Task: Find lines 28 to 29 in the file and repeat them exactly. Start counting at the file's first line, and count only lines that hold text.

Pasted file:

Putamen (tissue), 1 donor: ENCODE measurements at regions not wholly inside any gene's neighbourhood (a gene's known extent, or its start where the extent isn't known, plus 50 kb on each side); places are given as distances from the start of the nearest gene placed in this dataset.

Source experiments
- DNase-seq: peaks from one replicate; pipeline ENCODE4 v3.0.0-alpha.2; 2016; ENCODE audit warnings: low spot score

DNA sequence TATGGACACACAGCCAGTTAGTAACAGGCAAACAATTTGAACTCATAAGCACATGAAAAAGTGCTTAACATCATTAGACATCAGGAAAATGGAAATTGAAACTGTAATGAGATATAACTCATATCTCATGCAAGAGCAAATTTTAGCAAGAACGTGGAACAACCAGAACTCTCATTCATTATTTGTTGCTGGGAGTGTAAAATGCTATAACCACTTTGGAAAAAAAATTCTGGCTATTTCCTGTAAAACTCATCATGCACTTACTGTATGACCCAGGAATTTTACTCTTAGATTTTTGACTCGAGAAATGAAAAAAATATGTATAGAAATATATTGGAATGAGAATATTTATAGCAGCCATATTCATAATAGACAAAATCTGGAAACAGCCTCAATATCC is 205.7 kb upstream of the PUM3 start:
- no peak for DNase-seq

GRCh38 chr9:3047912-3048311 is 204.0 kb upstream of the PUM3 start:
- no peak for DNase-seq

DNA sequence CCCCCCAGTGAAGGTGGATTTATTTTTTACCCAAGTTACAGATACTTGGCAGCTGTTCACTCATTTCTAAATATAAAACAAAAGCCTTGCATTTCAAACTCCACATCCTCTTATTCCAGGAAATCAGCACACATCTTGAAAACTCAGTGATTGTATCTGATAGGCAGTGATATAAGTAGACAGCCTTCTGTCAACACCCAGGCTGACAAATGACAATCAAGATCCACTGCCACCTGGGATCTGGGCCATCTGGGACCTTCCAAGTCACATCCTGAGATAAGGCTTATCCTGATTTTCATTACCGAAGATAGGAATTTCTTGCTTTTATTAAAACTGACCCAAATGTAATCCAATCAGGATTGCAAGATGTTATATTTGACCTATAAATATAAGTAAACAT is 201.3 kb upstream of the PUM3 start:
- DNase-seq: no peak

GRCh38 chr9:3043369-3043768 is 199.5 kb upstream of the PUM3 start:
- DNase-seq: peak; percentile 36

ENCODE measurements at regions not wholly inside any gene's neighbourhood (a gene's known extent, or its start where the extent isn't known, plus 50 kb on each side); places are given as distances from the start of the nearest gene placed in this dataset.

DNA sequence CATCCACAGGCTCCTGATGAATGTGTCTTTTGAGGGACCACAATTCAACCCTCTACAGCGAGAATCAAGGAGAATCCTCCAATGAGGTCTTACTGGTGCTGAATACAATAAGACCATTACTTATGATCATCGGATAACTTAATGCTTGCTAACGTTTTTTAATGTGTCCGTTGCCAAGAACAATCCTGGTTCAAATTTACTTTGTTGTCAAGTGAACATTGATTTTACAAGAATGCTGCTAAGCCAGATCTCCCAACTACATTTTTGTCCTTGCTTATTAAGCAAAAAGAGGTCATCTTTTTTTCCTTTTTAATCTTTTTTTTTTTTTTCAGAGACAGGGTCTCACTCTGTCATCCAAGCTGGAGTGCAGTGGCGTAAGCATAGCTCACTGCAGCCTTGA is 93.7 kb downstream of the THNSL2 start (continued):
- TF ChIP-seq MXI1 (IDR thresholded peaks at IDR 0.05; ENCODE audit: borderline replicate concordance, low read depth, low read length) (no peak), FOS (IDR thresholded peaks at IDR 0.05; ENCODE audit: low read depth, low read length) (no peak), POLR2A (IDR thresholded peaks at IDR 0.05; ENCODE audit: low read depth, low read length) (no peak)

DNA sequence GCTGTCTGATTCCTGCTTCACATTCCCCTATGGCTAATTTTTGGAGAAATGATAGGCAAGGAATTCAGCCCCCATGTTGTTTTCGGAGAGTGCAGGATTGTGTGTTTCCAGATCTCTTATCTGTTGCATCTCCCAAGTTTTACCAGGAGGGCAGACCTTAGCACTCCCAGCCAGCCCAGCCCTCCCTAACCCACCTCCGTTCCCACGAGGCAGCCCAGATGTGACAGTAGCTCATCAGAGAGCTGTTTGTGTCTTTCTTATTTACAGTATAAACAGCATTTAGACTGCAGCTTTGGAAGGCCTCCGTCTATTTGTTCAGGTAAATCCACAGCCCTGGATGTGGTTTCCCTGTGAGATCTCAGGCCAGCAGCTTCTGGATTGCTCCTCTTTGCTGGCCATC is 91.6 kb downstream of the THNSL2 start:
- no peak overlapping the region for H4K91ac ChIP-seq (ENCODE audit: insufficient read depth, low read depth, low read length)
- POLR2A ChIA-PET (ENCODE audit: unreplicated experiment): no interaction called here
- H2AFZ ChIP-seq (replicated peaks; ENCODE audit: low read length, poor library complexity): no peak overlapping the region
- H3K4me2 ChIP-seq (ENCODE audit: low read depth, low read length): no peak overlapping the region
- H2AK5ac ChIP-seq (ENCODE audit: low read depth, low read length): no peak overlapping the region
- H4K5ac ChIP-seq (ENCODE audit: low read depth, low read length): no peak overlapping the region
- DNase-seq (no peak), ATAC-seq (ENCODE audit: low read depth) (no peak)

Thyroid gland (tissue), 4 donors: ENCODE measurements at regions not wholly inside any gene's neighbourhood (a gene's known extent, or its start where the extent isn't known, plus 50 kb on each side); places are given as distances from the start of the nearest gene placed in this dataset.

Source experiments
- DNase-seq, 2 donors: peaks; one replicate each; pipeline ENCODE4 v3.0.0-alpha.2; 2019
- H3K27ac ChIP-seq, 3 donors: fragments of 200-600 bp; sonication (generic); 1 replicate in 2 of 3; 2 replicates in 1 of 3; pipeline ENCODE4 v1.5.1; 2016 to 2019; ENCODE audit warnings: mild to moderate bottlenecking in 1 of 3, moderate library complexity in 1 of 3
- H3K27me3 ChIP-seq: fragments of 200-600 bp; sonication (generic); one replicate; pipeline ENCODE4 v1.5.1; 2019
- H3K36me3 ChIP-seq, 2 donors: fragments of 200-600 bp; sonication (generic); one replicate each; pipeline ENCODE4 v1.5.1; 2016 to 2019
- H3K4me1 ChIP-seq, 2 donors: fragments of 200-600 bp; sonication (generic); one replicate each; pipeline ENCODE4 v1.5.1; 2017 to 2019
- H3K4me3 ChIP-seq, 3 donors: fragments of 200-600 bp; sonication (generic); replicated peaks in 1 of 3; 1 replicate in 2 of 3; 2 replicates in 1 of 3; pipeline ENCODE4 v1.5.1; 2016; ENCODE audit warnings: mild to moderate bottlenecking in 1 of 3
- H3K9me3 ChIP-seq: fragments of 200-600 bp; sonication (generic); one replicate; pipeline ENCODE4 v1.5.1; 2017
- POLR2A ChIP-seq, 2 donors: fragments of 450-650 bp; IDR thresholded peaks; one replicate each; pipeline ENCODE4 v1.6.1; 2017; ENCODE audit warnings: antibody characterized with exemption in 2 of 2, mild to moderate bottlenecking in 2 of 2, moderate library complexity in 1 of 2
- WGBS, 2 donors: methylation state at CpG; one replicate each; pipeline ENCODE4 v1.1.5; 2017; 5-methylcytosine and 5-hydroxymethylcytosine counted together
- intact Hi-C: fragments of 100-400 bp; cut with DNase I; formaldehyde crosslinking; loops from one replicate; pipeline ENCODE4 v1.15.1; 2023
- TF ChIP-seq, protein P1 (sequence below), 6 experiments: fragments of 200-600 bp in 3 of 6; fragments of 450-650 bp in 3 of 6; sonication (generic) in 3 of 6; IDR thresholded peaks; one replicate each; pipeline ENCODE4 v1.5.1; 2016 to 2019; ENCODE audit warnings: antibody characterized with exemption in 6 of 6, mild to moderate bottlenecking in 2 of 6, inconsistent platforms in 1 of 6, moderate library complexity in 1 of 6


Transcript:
- H3K36me3 ChIP-seq, 2 donors: fragments of 200-600 bp; sonication (generic); one replicate each; pipeline ENCODE4 v1.5.1; 2016 to 2019
- H3K4me1 ChIP-seq, 2 donors: fragments of 200-600 bp; sonication (generic); one replicate each; pipeline ENCODE4 v1.5.1; 2017 to 2019